The top Republican on the House Judiciary Committee is demanding that former FBI Acting Director Andrew McCabe and Deputy Attorney General Rod Rosenstein testify before the panel, following McCabe’s explosive claims in an interview this week that senior members of the Department of Justice considered removing President Trump using the 25th Amendment.
In recent regulatory news, the U.S. deputy attorney general has called for international cooperation on cryptocurrency regulation. Separately, the U.S. Federal Election Commission (FEC) has prepared a draft advisory that could allow political donations in the form of mining power, while the Alabama Securities Commission has estimated that the state has brought forward 20 percent of all active cease-and-desist orders against crypto companies in the U.S.
US Department of Justice Takes Aim at Crypto
While speaking at Interpol’s 87th General Assembly, Rod Rosenstein, the U.S. deputy attorney general, called for international cooperation on cryptocurrency regulation. Rosenstein implored regulators to “work together to make clear that the rule of law can reach the entire blockchain.” He also issued a call to prevent cryptocurrencies from being “abused by criminals, terrorist financiers or sanctions evaders.”
In addition, Rosenstein took specific aim at initial coin offerings. He stated that “fraudsters use the lure of coin offerings and the promise of new currencies to bilk unsuspecting investors, promote scams and engage in market manipulation.”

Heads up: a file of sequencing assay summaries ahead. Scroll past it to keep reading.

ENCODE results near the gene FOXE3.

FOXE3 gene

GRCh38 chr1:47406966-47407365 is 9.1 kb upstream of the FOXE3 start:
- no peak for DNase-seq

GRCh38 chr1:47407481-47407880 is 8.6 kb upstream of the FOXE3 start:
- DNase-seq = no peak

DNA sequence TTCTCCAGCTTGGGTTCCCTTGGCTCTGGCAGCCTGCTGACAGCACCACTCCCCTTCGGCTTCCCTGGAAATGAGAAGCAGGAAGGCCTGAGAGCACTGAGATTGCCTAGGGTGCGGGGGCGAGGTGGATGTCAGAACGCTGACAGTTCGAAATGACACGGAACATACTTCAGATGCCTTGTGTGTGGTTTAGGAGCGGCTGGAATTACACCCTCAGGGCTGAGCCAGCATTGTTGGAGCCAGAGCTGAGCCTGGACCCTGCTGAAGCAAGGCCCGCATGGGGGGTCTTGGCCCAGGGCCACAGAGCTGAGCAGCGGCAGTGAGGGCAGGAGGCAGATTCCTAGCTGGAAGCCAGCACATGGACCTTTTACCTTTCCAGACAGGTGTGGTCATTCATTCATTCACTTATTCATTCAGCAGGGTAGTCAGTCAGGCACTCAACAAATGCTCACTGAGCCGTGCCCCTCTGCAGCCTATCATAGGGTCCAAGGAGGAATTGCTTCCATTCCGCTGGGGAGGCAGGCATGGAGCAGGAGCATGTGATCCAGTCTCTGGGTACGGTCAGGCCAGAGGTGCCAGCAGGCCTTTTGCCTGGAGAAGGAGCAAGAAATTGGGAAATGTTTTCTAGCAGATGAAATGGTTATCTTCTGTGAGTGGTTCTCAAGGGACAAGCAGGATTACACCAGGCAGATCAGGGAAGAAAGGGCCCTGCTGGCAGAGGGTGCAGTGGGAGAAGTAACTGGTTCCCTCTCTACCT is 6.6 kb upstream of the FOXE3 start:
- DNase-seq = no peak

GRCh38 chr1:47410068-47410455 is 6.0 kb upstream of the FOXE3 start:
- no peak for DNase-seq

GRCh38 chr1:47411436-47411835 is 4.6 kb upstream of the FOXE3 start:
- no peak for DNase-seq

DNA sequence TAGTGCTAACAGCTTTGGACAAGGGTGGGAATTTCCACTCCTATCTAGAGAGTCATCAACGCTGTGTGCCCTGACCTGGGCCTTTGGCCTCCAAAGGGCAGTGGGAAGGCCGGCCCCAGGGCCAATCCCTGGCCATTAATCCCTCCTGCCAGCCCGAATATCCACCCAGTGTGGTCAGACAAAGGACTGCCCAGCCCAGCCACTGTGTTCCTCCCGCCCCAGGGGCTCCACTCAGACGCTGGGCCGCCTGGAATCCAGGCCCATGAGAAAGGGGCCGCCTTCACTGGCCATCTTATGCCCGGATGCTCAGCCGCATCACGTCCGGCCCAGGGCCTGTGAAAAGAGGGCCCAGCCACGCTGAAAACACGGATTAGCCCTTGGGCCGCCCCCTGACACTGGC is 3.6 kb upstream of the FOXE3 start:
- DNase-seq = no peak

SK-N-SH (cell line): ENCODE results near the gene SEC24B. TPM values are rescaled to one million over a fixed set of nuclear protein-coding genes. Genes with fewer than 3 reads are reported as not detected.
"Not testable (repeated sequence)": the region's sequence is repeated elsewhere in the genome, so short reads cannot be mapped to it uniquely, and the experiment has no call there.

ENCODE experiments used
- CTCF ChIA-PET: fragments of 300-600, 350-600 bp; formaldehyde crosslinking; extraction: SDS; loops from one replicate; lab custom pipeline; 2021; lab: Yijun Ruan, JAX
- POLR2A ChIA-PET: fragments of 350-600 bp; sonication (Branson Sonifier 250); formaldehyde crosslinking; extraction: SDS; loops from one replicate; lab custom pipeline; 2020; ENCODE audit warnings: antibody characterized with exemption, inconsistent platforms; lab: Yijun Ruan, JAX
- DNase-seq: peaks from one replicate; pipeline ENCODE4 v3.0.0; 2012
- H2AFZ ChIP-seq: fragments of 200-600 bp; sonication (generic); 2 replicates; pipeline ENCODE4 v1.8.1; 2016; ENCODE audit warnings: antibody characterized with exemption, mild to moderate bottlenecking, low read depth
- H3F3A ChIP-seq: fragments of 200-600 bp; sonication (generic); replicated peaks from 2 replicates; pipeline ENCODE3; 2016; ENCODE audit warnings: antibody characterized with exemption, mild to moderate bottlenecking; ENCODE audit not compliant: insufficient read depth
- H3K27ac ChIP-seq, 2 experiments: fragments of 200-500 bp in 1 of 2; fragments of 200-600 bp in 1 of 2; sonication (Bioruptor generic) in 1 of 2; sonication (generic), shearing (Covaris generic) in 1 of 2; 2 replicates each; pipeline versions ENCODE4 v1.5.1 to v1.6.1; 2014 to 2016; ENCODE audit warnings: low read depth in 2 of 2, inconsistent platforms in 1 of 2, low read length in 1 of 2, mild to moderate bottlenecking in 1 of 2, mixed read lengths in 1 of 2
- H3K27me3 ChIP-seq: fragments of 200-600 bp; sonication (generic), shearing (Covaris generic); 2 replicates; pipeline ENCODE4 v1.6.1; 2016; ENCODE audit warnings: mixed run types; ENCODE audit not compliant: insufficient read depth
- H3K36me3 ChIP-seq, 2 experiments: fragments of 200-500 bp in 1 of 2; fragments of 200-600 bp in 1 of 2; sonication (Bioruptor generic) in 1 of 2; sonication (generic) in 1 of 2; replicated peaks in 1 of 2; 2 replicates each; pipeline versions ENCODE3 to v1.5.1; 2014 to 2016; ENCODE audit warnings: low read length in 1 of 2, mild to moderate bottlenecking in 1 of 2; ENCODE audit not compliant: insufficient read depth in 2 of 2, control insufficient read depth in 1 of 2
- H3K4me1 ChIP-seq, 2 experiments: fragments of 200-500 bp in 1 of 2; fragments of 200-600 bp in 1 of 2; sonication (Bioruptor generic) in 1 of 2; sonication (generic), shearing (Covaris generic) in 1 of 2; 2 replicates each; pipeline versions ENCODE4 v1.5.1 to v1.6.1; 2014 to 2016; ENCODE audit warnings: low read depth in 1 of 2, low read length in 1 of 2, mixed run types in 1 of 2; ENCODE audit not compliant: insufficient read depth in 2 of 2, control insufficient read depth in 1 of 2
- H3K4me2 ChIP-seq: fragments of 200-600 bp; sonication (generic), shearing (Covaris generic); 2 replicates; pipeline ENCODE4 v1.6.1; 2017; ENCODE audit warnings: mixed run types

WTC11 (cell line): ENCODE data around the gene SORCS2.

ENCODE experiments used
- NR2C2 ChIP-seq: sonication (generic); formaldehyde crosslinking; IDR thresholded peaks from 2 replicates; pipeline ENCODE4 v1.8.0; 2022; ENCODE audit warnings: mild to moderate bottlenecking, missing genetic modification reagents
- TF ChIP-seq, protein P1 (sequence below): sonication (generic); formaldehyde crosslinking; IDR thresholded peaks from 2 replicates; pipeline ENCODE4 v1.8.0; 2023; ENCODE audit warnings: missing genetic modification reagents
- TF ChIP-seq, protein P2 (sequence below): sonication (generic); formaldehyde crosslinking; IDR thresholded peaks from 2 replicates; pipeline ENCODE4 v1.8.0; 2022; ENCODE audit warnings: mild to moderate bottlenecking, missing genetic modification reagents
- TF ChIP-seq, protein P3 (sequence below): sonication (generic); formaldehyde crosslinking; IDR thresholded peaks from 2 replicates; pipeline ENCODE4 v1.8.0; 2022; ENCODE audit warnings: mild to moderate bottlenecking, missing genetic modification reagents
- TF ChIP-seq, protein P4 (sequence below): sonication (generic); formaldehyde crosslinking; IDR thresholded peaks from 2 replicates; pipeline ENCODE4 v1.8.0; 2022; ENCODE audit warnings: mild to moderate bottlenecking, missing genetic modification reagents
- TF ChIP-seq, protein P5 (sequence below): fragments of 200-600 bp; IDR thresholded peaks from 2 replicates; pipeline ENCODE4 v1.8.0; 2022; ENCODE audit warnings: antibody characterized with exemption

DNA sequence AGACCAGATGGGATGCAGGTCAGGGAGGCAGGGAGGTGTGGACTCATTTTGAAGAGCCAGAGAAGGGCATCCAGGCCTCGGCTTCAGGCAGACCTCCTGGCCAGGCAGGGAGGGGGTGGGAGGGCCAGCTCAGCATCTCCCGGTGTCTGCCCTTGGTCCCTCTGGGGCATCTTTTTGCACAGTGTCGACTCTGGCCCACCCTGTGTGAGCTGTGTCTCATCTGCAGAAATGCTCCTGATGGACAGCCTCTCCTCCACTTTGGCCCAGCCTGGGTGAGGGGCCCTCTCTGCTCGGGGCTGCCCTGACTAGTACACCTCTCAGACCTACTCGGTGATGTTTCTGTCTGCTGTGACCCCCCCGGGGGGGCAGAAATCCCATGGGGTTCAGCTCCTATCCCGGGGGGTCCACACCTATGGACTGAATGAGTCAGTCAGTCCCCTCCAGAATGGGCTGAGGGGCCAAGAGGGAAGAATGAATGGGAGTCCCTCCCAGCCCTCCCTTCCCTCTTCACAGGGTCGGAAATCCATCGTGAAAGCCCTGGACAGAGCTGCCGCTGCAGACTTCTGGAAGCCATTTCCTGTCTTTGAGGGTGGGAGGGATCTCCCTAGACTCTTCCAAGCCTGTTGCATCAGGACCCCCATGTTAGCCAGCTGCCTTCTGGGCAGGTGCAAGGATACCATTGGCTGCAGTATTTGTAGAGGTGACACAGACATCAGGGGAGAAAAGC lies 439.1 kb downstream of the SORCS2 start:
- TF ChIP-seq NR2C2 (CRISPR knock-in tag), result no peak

US FEC Paves Way for Campaign Donations via Mining
The U.S. Federal Election Commission has prepared a draft advisory that describes political campaign donations through cryptocurrency mining as “permissible.” The document is a response to a proposal submitted by Osianetwork LLC on Nov. 13 that questioned whether individuals would be permitted to support political committees by devoting computing power to the mining of virtual currencies.
The commission adds that such donations would “not fall within the volunteer internet activities exception, and would result in contributions from both the individuals and the Osianetwork to the participating political committees.” The FEC is scheduled to vote on the matter on Dec. 19, 2018.
US Litigator Notes Role of States in Regulating Crypto
Greg Bordenkircher, the chief litigator of the Alabama Securities Commission, has estimated that the state of Alabama accounts for “about 20 percent of all the active cease-and-desists” in the U.S. He stated that the commission has issued nine orders to shut down the operations of companies that have advertised fraudulent cryptocurrency products. He added that it is currently looking at another 20 to 22 companies that it may shut down.
Bordenkircher also emphasized the need for state regulators to take an active role in regulating the cryptocurrency sector. He said that the U.S. Securities and Exchange Commission and the U.S. Commodity Futures Trading Commission do “a great job, but the states have really got the boots on the ground. There’s more of us than there are of them.”
What is your response to the prospect of political donations in the form of mining? Share your thoughts in the comments section below.
Images courtesy of Shutterstock
At Bitcoin.com there’s a bunch of free helpful services. For instance, have you seen our Tools page? You can even lookup the exchange rate for a transaction in the past. Or calculate the value of your current holdings. Or create a paper wallet. And much more.
The post Rosenstein Targets ICOs, FEC May Permit Political Donations Through Crypto Mining appeared first on Bitcoin News.
The top lawmakers on the House Judiciary and Oversight and Government Reform Committees will interview Rosenstein Oct. 24.